“A lot of people think their bad tattoo is hopeless,” she continues. “But, you can cover anything as long as you have the right person doing it. It can be very beautiful.”
Lasers may be the best way to go. While other methods are available — like salabrasion, in which the tattoo is scraped away with an abrasive tool after a salt solution is applied to the skin, and dermabrasion, which can remove tattoos by sanding down the skin with a rotary device — they tend to scar.
“Salabrasion and dermabrasion destroy skin to get rid of a tattoo. By doing that, you create a wound, and once that heals, you’re left with a bad scar. The destruction of the skin will also destroy the tattoo,” says Dermatologist Amy Derick, Instructor of Clinical Dermatology at Northwestern University’s Feinberg School of Medicine. “The goal of laser tattoo removal is to leave most of the skin intact and tease the tattoo out.”
Lasers remove tattoos by delivering ultra-short pulses of energy that crystallize and break up the ink. Removal generally requires multiple treatments that span several visits (depending on the size and how how much ink was used in the design, the laser type, skin type, and surprisingly, whether the patient is a smoker.) Since treatments are spaced out at about six to eight weeks, full removal could take a year or more to achieve. But, the effect is worth the wait, as lasers are much less likely to scar the skin.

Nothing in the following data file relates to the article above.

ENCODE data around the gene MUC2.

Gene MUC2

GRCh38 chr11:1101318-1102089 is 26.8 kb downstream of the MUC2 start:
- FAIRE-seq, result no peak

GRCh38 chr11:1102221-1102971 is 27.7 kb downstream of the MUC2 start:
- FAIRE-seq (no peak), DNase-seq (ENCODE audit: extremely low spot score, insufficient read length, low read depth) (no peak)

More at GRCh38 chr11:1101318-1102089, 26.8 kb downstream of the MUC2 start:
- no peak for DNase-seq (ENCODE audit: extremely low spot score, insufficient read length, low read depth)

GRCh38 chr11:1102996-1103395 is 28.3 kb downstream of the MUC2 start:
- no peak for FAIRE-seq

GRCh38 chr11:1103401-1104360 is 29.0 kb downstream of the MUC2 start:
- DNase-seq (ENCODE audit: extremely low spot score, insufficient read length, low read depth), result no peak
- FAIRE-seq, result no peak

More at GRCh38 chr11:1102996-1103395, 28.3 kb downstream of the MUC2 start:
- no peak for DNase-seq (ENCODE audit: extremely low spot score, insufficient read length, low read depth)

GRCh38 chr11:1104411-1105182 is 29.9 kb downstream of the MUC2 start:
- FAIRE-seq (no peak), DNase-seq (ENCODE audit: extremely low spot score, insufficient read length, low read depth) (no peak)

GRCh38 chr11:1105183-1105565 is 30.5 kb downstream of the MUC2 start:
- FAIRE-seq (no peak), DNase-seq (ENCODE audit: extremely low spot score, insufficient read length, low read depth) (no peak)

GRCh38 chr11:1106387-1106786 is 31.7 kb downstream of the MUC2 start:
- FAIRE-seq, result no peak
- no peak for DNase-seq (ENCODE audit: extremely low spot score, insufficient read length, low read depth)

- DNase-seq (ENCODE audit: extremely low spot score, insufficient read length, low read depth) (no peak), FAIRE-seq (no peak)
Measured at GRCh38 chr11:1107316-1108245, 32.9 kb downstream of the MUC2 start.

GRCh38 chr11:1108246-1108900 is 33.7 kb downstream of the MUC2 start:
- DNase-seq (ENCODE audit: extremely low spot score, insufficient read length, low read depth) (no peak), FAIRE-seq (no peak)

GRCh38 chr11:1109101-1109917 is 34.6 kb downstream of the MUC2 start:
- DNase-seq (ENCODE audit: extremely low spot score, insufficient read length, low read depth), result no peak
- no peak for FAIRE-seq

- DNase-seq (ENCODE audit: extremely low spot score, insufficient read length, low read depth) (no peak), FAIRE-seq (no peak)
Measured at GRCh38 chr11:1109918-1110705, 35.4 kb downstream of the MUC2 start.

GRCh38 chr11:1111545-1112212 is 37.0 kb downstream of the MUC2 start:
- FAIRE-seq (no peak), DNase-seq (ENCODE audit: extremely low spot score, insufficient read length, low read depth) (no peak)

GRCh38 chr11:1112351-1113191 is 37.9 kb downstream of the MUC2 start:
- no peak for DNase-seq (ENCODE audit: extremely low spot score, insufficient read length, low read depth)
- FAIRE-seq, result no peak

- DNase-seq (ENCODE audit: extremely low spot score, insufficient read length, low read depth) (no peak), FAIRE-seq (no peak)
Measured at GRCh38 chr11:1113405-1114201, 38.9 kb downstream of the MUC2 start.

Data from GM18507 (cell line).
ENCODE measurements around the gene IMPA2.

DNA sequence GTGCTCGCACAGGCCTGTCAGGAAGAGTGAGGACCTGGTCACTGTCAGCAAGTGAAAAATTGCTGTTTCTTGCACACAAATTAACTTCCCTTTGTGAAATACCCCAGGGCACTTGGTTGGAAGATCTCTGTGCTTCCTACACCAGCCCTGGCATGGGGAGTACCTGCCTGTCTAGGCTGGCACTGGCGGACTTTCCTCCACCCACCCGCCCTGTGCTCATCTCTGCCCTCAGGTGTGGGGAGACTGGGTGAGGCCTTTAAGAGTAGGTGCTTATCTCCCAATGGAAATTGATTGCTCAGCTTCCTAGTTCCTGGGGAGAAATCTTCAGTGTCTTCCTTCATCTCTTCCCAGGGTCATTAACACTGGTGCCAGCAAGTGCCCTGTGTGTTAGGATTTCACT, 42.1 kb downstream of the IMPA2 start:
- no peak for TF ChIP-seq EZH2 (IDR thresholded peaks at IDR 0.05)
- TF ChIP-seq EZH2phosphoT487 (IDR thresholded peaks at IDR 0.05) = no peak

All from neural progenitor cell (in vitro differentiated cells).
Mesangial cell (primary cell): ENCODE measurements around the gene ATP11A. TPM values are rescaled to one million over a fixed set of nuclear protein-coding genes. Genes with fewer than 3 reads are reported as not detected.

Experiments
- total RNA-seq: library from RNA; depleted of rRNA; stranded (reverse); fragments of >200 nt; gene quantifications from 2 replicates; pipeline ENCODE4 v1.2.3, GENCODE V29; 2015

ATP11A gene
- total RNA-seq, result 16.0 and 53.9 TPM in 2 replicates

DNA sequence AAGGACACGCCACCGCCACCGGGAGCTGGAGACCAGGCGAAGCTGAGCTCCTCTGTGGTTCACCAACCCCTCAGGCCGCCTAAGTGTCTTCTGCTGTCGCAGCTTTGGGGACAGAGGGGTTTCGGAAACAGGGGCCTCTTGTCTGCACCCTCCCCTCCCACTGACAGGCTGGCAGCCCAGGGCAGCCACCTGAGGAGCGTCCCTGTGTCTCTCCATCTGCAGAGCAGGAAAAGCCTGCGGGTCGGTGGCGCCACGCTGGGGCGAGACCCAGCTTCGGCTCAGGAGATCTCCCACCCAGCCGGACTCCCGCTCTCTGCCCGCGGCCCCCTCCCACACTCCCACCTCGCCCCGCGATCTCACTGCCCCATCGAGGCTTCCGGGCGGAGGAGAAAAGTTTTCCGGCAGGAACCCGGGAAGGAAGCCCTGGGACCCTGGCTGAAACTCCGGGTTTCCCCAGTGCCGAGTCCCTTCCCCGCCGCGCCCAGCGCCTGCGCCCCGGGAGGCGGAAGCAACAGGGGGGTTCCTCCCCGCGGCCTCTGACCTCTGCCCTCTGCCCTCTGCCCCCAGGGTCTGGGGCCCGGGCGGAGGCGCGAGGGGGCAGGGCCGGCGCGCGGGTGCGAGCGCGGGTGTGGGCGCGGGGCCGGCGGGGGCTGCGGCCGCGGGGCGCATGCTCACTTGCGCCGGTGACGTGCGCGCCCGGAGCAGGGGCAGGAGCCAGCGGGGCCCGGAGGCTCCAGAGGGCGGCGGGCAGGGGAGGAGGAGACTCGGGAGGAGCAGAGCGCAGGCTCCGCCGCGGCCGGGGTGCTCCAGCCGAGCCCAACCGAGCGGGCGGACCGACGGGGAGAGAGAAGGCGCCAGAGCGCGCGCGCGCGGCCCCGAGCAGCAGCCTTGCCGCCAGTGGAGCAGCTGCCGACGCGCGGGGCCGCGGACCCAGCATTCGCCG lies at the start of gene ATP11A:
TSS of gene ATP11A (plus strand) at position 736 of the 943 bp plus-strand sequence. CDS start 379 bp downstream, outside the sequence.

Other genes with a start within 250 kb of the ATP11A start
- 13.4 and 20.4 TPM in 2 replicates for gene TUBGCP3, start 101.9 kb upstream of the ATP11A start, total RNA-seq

“A quality laser has a one to five percent chance of causing any kind of scarring if the technician is following protocol and the laser is properly maintained,” says certified laser specialist Lorenzo Kunze II, who teaches tattoo removal at the International Laser Academy in Rochester, New York. “Most scarring comes from people buying cheap and poorly-made lasers that cannot completely remove a tattoo." When technicians turn up the energy to get results, that often causes scars. ("If we could eliminate these types of lasers, we could eliminate the worst stigma associated with tattoo removal,” Kunze adds.)
This year, a big advance in lasers hit the market — PicoSure, a picosecond aesthetic laser that delivers ultra-short bursts of energy to the skin in trillionths of a second, as compared to other lasers on the market that fire at nanoseconds. This technology, used by both Kunze and Derick, can remove some tattoos entirely, in a fewer number of treatments. While this new laser can be about twice as fast as others, it’s not for everyone. For example, a longer-wavelength laser is needed to effectively break up the ink in darker skin tones.